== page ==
The next spectacular racecar on our list is the W196, which was used during Formula One races in the mid-1950s. The classic Mercedes-Benz 300 SLR was actually based on the W196’s design. This lead to a 1-2 victory for Mercedes at the French Grand Prix, and even the fastest lap with driver Hans Herrmann. Juan Manuel Fangio, another driver, switched from his Maserati to a Mercedes W196 mid-season and won the Grand Prix championship that year.
In 1955, Fangio won six of the nine rounds he participated in. He and Stirling Moss, who also drove a Mercedes, finished first and second in 1955’s championship race.
Unfortunately, that was the end of Mercedes racing for nearly 40 years. The Le Mans Disaster of 1955 (Warning: graphic content), which killed Mercedes driver Pierre Levegh and up to 130 spectators marked Mercedes’ last race — they withdrew from all racing participation until 1994.
AMG and the European Touring Car Championship
While Mercedes didn’t directly re-enter in racing until 1994, AMG which later became a subsidiary of Mercedes-Benz entered a 300SEL V8 sedan in both the Spa 24 Hours and the European Touring Car Championship. With the enlarged 6.8L V8 engine, the vehicle could manage 420 horsepower and finished 2nd in the Spa 24 Hours race in 1971.
This particular model wasn’t ideal for endurance racing through — in spite of its 2nd place win, it wore through tires much faster than its counterparts, and required more frequent refueling. Only five of these models were made — three for racing, and two for testing — and only one still exists, living out the remainder of its life in the Mobilia Automotive Museum in Finland.
Sauber and the Return to Le Mans
This might not strictly be a Mercedes race car, but they did have a big part to play in the creation of the Sauber C8 and C9 race cars that were used in the late 1980s. The C8, unfortunately, didn’t work very well. That didn’t discourage Mercedes from continuing to supply engines for the C9 version, even entering one in the Le Mans race in 1989 under the Sauber-Mercedes name. The C9 won the 24 Hours of Le Mans in 1989, as well as five other races. That same year, the C9 won all but one championship race, resulting in the team being renamed Mercedes-Benz instead of Sauber-Mercedes.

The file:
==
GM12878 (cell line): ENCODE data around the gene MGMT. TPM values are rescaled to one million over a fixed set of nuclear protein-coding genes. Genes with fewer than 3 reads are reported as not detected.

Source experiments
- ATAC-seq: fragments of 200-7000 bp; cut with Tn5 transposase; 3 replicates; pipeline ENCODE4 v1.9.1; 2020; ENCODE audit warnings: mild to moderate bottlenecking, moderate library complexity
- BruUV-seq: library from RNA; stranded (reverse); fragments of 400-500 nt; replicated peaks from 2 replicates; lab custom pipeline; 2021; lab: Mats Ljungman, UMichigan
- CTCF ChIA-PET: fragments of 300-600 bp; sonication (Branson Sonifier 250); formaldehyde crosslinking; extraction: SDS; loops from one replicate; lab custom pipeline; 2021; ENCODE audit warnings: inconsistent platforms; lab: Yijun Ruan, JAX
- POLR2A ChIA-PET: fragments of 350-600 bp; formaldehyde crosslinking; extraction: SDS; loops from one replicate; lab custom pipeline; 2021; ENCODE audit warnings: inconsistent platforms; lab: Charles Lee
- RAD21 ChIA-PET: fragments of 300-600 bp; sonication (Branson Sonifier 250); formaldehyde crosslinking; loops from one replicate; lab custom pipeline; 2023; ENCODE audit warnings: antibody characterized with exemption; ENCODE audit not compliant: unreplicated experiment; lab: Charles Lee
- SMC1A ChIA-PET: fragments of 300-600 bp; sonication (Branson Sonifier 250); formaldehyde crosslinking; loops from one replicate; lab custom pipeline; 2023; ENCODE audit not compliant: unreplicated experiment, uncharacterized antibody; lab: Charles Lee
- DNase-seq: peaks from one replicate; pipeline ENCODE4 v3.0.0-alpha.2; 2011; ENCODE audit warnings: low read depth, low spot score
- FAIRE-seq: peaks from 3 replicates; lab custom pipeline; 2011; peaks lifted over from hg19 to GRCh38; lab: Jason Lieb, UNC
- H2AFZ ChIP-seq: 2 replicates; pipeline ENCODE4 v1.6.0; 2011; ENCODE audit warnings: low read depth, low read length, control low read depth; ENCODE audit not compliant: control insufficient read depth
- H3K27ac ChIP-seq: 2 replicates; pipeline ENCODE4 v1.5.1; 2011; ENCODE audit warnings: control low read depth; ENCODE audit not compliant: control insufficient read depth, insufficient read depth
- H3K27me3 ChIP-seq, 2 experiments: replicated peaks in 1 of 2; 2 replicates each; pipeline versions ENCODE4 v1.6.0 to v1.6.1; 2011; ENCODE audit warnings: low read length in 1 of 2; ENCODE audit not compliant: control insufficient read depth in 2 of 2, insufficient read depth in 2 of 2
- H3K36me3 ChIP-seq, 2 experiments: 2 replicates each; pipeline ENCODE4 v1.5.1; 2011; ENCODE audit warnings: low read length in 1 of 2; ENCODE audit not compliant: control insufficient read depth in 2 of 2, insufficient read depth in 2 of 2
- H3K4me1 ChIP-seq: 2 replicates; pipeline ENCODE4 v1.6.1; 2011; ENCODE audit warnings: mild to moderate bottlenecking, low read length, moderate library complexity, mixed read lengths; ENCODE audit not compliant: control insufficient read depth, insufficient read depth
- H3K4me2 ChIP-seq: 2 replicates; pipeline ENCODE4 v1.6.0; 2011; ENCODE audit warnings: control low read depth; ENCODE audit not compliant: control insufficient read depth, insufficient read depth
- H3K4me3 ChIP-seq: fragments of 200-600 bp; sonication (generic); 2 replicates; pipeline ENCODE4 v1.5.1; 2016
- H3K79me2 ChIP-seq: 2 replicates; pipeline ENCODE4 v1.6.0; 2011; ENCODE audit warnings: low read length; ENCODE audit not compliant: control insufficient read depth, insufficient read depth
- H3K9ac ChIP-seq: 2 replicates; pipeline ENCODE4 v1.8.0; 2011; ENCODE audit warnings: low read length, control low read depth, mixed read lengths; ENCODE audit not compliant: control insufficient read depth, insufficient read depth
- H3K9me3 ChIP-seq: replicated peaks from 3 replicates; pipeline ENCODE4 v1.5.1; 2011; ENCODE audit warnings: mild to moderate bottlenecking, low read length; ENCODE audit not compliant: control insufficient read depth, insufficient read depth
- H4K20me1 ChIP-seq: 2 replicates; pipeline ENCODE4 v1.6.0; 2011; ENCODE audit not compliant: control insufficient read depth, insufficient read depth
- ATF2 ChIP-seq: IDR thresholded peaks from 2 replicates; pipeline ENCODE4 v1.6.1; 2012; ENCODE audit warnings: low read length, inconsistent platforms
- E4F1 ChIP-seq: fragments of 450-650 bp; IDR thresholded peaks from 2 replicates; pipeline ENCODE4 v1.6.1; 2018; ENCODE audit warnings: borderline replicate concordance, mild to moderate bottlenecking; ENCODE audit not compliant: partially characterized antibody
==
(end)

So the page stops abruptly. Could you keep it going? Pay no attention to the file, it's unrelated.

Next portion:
The C9 was later replaced by the C11 for the 1990 season, winning every race except for one that season. 1991 wasn’t a good year for these cars through — the C291 had a horrible season and ended up causing Mercedes to withdraw from racing once again.
Speed Records and Indy Car Loopholes
A Penske-Mercedes racecar for the Indy 500 might not look like much, but for one race in 1994, it definitely turned heads — thanks to a long-forgotten loophole in the engine build rules. Most race rules require four valves per cylinder. The Indy 500, on the other hand, allowed stock blocks — pushrod powered engines with only two valves per cylinder.